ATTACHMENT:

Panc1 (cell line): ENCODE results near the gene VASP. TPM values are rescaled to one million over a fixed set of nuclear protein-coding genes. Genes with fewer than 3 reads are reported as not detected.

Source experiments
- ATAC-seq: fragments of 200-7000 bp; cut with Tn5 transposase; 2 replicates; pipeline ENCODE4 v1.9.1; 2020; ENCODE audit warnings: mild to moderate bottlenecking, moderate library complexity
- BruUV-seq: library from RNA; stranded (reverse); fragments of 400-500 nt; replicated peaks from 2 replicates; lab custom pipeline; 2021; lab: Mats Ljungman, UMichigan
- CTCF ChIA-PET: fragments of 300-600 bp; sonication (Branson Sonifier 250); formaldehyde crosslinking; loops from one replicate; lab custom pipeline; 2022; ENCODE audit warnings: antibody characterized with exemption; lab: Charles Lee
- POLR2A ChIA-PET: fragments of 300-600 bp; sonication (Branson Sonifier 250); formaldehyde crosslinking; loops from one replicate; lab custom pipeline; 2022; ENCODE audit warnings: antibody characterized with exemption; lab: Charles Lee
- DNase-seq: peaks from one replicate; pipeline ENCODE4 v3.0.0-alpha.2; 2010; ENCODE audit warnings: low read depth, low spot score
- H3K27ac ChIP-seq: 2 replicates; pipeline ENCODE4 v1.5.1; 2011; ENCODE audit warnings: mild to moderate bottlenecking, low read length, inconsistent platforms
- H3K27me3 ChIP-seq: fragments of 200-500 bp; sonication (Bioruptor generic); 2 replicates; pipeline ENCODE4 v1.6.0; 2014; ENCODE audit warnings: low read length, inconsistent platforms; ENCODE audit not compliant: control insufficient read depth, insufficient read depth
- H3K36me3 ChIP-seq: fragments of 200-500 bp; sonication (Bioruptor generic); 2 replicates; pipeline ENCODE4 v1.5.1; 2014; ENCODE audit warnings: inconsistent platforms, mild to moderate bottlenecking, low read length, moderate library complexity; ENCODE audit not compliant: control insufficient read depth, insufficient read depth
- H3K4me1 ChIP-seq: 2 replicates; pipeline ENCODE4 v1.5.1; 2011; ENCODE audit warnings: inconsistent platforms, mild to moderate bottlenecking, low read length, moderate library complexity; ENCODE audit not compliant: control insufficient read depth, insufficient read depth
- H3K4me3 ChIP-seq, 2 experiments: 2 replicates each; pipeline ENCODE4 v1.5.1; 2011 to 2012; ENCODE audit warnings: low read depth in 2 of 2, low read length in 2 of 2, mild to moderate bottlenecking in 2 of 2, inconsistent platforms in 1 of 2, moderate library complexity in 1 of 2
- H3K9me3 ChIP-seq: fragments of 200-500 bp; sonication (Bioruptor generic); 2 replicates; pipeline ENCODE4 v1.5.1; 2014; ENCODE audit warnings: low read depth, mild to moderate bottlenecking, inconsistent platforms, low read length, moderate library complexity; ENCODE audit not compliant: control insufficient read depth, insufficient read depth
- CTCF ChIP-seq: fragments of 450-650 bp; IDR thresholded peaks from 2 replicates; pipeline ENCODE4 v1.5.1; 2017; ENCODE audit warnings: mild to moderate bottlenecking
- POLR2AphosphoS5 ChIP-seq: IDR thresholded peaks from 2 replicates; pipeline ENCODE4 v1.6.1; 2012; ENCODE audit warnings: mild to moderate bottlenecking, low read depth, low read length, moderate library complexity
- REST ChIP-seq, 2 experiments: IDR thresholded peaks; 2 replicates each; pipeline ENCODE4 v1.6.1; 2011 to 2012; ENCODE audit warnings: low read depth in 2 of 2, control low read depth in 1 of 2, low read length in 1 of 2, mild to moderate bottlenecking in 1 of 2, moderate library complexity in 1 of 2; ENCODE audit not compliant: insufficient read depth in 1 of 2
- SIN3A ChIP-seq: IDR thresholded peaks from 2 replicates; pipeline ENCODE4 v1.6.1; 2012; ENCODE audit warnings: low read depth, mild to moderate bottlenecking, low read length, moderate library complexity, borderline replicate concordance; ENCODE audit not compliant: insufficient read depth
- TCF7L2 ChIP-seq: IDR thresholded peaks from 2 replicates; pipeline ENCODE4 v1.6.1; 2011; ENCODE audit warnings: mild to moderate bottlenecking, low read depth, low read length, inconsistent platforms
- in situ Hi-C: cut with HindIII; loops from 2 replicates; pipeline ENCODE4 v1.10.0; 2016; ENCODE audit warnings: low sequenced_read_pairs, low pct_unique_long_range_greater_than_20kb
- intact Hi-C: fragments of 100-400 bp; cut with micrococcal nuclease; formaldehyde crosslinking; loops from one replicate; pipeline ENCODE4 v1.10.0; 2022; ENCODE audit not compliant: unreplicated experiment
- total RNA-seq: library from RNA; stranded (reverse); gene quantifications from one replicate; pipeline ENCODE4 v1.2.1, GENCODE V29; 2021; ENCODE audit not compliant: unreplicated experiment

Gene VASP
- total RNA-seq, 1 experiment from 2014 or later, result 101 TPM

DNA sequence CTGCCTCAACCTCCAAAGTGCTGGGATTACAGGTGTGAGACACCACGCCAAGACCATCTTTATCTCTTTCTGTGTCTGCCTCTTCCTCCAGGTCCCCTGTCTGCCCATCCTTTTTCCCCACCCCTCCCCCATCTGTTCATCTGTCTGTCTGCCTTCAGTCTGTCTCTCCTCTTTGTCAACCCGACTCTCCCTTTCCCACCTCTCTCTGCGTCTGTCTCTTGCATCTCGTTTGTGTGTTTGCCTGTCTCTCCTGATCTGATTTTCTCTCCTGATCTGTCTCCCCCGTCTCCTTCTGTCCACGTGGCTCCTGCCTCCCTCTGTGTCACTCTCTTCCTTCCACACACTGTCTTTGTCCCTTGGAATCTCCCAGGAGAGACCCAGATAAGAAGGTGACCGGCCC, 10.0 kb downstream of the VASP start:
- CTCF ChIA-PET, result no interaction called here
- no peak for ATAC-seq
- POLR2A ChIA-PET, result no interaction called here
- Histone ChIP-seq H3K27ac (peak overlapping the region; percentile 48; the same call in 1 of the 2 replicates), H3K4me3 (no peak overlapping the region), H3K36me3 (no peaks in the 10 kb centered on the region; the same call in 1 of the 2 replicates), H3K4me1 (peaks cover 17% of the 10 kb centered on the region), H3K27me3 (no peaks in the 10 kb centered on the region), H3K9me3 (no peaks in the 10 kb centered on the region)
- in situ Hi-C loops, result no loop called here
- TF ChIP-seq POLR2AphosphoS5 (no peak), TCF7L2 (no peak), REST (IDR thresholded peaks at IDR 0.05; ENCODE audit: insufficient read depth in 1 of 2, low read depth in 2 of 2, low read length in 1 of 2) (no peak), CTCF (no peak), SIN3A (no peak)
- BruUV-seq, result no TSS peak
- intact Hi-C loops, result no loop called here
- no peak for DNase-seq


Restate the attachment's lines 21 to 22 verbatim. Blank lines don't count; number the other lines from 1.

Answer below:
- total RNA-seq: library from RNA; stranded (reverse); gene quantifications from one replicate; pipeline ENCODE4 v1.2.1, GENCODE V29; 2021; ENCODE audit not compliant: unreplicated experiment

Gene VASP